Public Knowledge Responds to Trump Administration’s NAFTA Negotiation Objectives
Public Knowledge Responds to Trump Administration’s NAFTA Negotiation Objectives
Public Knowledge Responds to Trump Administration’s NAFTA Negotiation Objectives

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    Recently, the United States Trade Representative Robert Lighthizer published a summary of the Trump Administration’s objectives for renegotiating the North American Free Trade Agreement (NAFTA). Public Knowledge finds that these objectives will harm American consumers and innovators, as well as potentially limit fair use protections. Public Knowledge has also filed NAFTA comments on renegotiating the trade deal.

    The following can be attributed to Gus Rossi, Global Policy Director at Public Knowledge:

    “We are disappointed by NAFTA's summary of objectives, recently released by the United States Trade Representative (USTR). They are vague and one-sided. On copyright and intellectual property, USTR goals are unbalanced, reflecting the preferences of industry stakeholders, such as the Motion Picture Association of America, and without one single mention of limitations or exceptions to copyright such as fair use, which enables consumers to make certain uses of copyrighted material in situations such as commentary, criticism, news reporting, research, teaching or scholarship. This is a very worrisome development. Fair use industries employ one in eight American workers.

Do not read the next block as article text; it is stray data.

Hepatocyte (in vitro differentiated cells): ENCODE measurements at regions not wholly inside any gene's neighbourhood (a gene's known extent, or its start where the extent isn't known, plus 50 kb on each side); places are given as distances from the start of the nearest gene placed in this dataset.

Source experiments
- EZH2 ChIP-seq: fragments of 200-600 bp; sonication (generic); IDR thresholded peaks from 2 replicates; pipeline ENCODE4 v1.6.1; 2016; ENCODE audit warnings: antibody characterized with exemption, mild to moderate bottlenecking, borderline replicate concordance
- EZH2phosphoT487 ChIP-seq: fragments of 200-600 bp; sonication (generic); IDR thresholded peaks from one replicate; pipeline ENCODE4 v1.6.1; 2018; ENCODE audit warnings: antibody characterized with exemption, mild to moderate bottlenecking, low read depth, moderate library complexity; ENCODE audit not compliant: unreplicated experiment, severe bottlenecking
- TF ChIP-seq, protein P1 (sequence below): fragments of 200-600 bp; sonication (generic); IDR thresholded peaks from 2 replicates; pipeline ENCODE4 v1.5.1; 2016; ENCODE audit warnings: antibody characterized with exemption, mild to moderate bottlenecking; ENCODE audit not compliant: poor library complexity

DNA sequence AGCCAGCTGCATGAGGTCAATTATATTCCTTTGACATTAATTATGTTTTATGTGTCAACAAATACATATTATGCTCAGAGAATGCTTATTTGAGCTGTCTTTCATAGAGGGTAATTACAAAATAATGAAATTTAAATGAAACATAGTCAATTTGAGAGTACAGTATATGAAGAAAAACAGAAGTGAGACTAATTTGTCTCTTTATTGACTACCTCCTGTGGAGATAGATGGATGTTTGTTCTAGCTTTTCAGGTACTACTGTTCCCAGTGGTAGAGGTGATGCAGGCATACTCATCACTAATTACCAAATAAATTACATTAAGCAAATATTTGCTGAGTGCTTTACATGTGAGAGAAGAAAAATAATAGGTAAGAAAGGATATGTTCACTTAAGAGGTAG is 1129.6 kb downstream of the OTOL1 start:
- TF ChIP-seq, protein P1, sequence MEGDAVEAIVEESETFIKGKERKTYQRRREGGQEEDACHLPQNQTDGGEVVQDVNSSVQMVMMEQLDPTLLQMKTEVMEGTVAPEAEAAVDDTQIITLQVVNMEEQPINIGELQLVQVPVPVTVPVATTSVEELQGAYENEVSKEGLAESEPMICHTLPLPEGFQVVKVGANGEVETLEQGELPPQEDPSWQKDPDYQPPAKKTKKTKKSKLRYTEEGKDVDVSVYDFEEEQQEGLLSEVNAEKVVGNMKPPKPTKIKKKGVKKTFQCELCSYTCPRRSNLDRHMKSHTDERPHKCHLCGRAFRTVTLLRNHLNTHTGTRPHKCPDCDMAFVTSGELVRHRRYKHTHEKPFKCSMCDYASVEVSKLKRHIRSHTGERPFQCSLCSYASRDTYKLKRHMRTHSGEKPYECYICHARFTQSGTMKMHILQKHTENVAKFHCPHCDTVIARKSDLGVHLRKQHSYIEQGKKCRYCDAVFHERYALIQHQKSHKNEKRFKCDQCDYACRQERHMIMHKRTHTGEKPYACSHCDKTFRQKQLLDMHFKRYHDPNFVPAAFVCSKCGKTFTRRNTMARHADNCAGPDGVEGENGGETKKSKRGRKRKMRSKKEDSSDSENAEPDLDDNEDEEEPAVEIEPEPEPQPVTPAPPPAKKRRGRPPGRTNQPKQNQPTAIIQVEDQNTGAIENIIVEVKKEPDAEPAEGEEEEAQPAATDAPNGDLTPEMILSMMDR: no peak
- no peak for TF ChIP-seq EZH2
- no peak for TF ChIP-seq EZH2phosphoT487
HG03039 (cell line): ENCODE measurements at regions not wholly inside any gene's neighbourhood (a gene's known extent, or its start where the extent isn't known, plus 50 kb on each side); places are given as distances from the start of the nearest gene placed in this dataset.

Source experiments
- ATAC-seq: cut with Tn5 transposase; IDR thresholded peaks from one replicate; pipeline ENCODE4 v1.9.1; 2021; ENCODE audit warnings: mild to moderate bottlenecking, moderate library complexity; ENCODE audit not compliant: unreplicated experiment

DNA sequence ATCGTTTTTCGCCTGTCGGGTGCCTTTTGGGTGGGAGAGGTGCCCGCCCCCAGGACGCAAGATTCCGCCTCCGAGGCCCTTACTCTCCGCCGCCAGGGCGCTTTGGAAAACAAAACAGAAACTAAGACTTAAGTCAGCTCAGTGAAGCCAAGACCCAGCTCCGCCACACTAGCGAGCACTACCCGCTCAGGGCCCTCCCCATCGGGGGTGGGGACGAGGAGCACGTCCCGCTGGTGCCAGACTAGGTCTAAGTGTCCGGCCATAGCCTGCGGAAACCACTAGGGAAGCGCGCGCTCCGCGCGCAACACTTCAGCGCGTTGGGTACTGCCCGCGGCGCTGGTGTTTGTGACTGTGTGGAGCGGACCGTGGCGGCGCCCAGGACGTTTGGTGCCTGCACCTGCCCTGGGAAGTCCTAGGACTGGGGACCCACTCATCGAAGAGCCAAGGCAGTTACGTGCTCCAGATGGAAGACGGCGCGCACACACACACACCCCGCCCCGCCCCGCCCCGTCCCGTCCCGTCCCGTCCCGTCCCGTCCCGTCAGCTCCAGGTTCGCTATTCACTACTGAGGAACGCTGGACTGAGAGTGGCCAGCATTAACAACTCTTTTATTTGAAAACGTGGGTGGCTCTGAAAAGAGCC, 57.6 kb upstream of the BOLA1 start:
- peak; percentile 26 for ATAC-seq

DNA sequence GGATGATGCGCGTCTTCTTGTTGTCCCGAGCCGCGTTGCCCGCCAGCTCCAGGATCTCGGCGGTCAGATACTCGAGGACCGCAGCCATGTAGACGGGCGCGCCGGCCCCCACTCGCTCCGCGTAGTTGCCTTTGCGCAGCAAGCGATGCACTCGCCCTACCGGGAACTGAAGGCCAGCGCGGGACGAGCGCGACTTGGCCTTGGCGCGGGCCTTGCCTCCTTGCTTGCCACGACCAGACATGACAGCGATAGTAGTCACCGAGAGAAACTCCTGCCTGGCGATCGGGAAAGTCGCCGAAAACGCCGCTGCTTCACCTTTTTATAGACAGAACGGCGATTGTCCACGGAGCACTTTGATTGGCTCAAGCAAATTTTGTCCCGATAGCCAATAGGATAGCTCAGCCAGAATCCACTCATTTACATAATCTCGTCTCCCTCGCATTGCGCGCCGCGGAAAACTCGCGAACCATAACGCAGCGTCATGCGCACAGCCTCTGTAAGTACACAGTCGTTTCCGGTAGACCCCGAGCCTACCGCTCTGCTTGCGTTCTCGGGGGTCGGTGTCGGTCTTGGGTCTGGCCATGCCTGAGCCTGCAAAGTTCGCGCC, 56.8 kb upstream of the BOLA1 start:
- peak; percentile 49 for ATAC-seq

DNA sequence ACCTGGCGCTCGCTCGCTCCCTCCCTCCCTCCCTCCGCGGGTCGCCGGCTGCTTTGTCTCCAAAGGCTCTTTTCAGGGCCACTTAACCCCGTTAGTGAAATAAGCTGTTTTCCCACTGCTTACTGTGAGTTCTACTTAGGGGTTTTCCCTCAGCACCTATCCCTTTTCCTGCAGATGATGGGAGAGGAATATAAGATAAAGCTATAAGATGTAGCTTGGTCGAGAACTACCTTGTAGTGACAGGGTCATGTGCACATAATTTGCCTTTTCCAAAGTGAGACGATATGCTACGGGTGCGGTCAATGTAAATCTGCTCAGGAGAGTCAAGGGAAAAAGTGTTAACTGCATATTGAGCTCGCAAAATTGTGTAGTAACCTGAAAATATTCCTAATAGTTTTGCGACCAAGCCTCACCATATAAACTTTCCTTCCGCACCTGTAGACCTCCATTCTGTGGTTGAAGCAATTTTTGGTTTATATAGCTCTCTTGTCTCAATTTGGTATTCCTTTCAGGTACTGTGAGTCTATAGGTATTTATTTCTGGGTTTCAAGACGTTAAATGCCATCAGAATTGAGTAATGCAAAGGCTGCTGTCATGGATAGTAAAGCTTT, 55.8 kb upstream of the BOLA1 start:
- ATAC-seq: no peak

“We are also worried that the USTR does not reference the importance of an open internet in its goals. An open internet is a necessary component for a digital trade strategy that strengthens protection for consumers while at the same time encouraging commerce.

    “Finally, we think that the vagueness of the USTR’s summary of objectives for NAFTA, together with the lack of a plan of action for making the negotiating process more transparent, prevents meaningful stakeholder input critical to the legitimacy of any trade agreement. The list of goals USTR presented is so vague that the Trump Administration could virtually pursue any policy objective and its opposite — simultaneously.

    “Unless the transparency of the negotiation process is radically transformed, consumers will only know what a renegotiated NAFTA will look like once it has been fully negotiated and Congress is presented with a take-it-or-leave-it option. That is not what democracy should look like.”

    You may view the announcement here as well as our NAFTA comments filed with the USTR.

    Members of the media may contact Communications Director Shiva Stella with inquiries, interview requests, or to join the Public Knowledge press list at or 405-249-9435.